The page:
Frutta | The Museum Problem
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The Museum Problem, 2012, Installation View, Frutta, Rome

The Museum Problem, 2012, Installation View, Frutta, Rome

The Museum Problem, 2012, Installation View, Frutta, Rome

The Museum Problem, 2012, Installation View, Frutta, Rome

The Museum Problem, 2012, Installation View, Frutta, Rome

  • 17 January – 28 February 2012

    Frutta is thrilled to present The Museum Problem — its inaugural exhibition.

    Featuring works by Nina Beier, Liudvikas Buklys, Gintaras Didžiapetris, Dalia Dūdėnaite & Elena Narbutaite, France Fiction, Antanas Gerlikas, Morten Norbye Halvorsen, Chosil Kil, Juozas Laivys, Stephen Lichty, Lauren Marsden, Nicolas Matranga & Žiga Testen, Gizela Mickiewicz, Rosalind Nashashibi, Brandon Walls Olsen, Post Brothers, Chadwick Rantanen, Will Rogan, Iza Tarasewicz, Suzanne Treister, and Amy Yao.

    A corresponding publication will be available at the reception, designed and mimeographed by Friends Make Books around a text by Post Brothers.

    And at 7 pm on January 18, Ilaria Gianni, Virginija Januškevičiūtė, Valentinas Klimasauskas, and Jennifer Teets will lead a discursive ambulation from Frutta, stopping to consider a few points along the line to a bar.

    The Museum Problem is titled after a peculiar “visibility exercise,” wherein computational geometry is used to determine the least amount of security guards needed to keep watch over the largest area of a gallery (and the works it contains). Frutta is not a museum, nor is it the size of one.

    With works by more than twenty international artists densely installed within the two levels of the gallery, solving “the museum problem” is not the point. It is the line.

    Why stand still? Reconnoitering the space, will the search for a prime position that doesn’t exist reveal all possible permutations of a single exhibition? Does each work physically, referentially, procedurally, or conceptually engender a line and constitute a point (while being suggestive of both lines and points)?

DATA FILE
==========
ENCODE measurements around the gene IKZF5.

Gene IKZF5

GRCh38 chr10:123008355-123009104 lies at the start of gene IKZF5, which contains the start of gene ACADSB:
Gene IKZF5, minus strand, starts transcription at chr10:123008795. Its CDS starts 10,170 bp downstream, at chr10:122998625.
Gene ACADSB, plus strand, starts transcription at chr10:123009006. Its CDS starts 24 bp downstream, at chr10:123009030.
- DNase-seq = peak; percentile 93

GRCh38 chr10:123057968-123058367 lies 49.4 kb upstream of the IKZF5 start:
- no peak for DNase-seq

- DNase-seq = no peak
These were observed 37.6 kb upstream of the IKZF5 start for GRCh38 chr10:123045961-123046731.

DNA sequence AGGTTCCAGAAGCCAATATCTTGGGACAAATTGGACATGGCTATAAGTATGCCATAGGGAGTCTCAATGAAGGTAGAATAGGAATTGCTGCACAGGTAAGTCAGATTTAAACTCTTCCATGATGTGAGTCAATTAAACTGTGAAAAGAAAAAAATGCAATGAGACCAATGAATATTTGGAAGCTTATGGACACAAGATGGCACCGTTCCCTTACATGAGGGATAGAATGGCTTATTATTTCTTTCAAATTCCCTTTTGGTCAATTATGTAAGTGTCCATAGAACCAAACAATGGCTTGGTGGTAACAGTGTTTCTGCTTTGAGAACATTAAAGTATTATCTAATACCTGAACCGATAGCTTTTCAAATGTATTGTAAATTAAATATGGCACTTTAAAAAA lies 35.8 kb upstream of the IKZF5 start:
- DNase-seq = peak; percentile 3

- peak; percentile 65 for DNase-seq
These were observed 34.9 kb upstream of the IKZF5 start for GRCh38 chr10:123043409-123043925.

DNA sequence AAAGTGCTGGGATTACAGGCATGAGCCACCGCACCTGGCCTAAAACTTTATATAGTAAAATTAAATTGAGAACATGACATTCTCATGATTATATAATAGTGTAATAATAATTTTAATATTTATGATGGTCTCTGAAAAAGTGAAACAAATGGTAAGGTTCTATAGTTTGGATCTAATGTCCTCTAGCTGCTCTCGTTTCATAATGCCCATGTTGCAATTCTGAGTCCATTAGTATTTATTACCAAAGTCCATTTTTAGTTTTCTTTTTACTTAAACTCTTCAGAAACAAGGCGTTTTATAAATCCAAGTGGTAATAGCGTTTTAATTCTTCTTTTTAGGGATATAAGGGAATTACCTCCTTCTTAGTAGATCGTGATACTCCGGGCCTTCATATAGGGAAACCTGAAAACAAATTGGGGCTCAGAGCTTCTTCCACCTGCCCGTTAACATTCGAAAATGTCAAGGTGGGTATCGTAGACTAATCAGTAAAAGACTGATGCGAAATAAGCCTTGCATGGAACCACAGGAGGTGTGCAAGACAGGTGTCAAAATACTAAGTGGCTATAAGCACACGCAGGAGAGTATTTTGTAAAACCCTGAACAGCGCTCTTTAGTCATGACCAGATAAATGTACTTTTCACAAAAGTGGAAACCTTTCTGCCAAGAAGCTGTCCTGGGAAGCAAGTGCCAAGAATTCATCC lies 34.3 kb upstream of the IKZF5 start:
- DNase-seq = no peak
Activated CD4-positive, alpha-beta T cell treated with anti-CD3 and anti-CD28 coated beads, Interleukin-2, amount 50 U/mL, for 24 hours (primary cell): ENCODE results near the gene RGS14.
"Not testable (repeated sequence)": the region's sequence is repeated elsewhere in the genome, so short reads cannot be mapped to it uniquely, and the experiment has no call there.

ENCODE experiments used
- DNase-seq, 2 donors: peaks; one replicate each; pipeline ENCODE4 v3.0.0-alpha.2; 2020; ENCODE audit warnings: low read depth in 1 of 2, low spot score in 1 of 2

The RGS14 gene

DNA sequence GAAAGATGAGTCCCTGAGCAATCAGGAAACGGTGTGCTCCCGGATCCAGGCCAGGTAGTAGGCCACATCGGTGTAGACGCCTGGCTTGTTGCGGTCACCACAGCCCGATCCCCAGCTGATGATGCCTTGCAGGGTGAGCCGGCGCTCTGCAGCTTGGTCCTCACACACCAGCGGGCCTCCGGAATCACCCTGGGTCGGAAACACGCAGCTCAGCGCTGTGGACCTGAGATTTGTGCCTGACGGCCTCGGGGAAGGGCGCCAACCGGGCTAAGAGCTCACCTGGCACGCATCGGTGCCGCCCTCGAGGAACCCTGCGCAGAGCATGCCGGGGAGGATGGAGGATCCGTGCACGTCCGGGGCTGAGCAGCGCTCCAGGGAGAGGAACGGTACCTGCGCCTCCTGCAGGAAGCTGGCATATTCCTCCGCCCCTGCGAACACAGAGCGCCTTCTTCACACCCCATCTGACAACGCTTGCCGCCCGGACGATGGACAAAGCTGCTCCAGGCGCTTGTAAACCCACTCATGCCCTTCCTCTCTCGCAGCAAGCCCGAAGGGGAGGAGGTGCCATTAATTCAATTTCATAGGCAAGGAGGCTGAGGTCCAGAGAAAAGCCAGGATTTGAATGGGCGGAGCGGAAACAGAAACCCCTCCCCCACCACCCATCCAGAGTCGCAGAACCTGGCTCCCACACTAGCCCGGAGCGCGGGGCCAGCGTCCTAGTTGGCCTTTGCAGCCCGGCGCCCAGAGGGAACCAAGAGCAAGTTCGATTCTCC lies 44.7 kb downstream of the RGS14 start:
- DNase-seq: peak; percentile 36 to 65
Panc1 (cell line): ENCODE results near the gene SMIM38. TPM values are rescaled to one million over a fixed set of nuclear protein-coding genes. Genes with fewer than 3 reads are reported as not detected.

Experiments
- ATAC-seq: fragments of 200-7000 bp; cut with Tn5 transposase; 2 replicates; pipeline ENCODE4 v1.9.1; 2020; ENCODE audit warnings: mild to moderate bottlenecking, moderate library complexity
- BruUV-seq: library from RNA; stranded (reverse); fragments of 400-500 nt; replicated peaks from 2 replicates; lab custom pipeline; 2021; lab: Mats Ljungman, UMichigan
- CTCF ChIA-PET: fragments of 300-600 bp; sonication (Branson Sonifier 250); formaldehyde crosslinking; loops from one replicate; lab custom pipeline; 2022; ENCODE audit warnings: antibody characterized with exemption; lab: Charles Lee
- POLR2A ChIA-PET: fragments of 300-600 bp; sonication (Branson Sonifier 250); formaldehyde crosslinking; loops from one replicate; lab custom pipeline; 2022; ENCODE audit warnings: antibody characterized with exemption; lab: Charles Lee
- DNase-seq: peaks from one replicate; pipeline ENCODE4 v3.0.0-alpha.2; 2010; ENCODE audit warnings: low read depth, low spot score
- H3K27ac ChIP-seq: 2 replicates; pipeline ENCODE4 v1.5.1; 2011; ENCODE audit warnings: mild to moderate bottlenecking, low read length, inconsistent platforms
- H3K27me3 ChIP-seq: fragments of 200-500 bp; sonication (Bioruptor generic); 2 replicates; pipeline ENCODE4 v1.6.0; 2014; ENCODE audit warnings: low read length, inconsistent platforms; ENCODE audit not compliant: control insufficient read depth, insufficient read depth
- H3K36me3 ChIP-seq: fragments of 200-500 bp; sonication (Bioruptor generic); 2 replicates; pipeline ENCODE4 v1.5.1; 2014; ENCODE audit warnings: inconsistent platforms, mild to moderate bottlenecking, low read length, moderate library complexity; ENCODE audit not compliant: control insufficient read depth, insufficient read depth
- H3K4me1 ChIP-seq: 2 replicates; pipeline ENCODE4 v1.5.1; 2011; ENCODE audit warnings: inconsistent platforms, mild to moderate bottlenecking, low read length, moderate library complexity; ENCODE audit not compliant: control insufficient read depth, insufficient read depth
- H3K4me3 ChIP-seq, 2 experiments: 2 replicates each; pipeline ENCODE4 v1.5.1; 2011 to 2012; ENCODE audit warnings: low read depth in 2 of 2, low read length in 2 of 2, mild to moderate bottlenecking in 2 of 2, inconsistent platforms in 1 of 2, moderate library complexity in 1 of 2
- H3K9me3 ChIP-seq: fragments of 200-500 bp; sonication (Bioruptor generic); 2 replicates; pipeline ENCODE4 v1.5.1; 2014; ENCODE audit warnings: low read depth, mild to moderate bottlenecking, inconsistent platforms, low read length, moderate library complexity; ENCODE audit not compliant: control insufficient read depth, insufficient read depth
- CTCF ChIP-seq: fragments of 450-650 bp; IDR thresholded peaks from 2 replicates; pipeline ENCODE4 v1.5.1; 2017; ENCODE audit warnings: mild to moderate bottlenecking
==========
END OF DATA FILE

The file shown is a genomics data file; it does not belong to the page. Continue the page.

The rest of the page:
If so, where do they lead—to each other, to themselves, to their authors, to ideas, to our eyes, feet, or minds, to time, space, things, dimensionality, or its dissolution, to unseen relations, unspoken conversations, to museum guards and optimal vistas? If xed, static, how can we chart and navigate the lines of ight (and sight) stemming from each work, extending between each pairing, across each subset, bouncing through the whole exhibition? How does each work’s proximity to another change the proximity of everything else, including us?

    And with sound reecting throughout the space, does what we hear re-contextualize what we see, or is it the reverse? With so many works leading to so many destinations, if we follow them far enough, will we end up outside of Frutta?

    In any case, in any media, and from any angle, The Museum Problem is the sum of the works it presents, however variably divisible. And as such, it is dened by the individual concerns in, over, around, and behind those works—delimited only by how far we perceive them to relate, echo, and amplify one another within and without the space.

    * Listen to a sound poster, of the exhibition “sleeper,” by Dalia Dūdėnaitė & Elena Narbutaitė; it will be available for download at for the duration of the exhibition.